The State of Alaska announced Thursday that it will help with job training and placement efforts for Kenai Peninsula residents who are losing their jobs as a result of ConocoPhillip's decision to close the Liquified Natural Gas plant in Nikiski.
Rep. Kurt Olson, R-Soldotna, said that about 60 employees will be directly affected by the closure, which is scheduled for April or May. That includes 30 employees who work directly for ConocoPhillips, and approximately 30 more who work for contractors involved in the LNG plant, although that number isn't a firm count.
Olson said that no Marathon Oil employees will be affected by the closure.
ConocoPhillips operates the LNG plant, which it co-owns with Marathon Oil.
Olson said that the Alaska Department of Labor will work on job training and placement for the workers. ConocoPhillips has said it will work to provide jobs within the company for its employees.
The department also handled Agrium's transition plan, Olson said.
"They have experience, unfortunately, on the Peninsula," he said.
In a statement, Olson said that the department will also provide companies with information about the federal Trade Assistance Act, which could provide additional resources to the employees.
But the central Peninsula will lose more than just jobs. Borough Mayor Dave Carey told the Peninsula Clarion that the company is paying about $595,000 in property taxes in the current budget. Over the last nine years, Conoco Phillips has paid more than $7 million in property taxes. That money plays a significant role for some aspects of the borough.
"It is very significant certainly to the borough as a whole and especially to the service areas as the only money they have access to is property taxes," he said.
The North Peninsula Recreation Center, Nikiski Senior Center, Nikiski Fire and emergency services, Central Peninsula Hospital and roads are all funded via service areas, and will feel the fiscal change.
Because Conoco will still have the property, their taxes won't go to zero.
The state currently values the LNG plant at $170 million, but will probably change.
Carey said the valuation is based on "a factor the state uses that has to do with how much is being produced in the plant, land, structure, infrastructure, also a portion of the value of what they're producing."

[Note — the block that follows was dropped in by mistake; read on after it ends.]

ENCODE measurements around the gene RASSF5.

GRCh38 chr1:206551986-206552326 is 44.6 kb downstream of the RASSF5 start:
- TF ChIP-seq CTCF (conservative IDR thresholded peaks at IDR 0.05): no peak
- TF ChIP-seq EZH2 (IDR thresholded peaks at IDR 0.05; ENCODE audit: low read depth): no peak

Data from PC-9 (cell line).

He didn't know how much the value would decrease, but said it would be notable.
"We certainly expect that's going to go down very low," Carey said.
Although the numbers are bound to go down, it isn't necessarily permanent. There is a chance that the plant will reopen at some point.
Natalie Lowman, a representative for Conoco Philips, said she didn't forsee an immediate sale of the plant, and that the company intends to keep it ready for exporting LNG, or another use, like importing LNG, in case the need and opportunity arises.
"Our intent is to mothball it and keep it in good working condition," she said.
Although the borough will lose revenue, it might not take as a big of a hit in charitable giving. ConocoPhillips has made donations to a number of local organizations and causes, including a $25,000 donation to the Boys and Girls club last spring and assistance with events such as a scholarship dinner last fall and a veterans picnic last summer.
According to the company's website, about half of its donations go to education and youth programs, a quarter is directed to social service organizations and the rest supports civics, arts, the environment and industrial safety programs.
Information on the amount or distribution of donations on the central Peninsula was not immediately available.
Lowman said ConocoPhillips' giving is based on an application process that considers the projects and support from employees and the community. She said they hadn't addressed how or if their giving would change.
"I would venture to say that I don't see anything changing in the near future," she said.
Molly Dischner can be reached at email@example.com.
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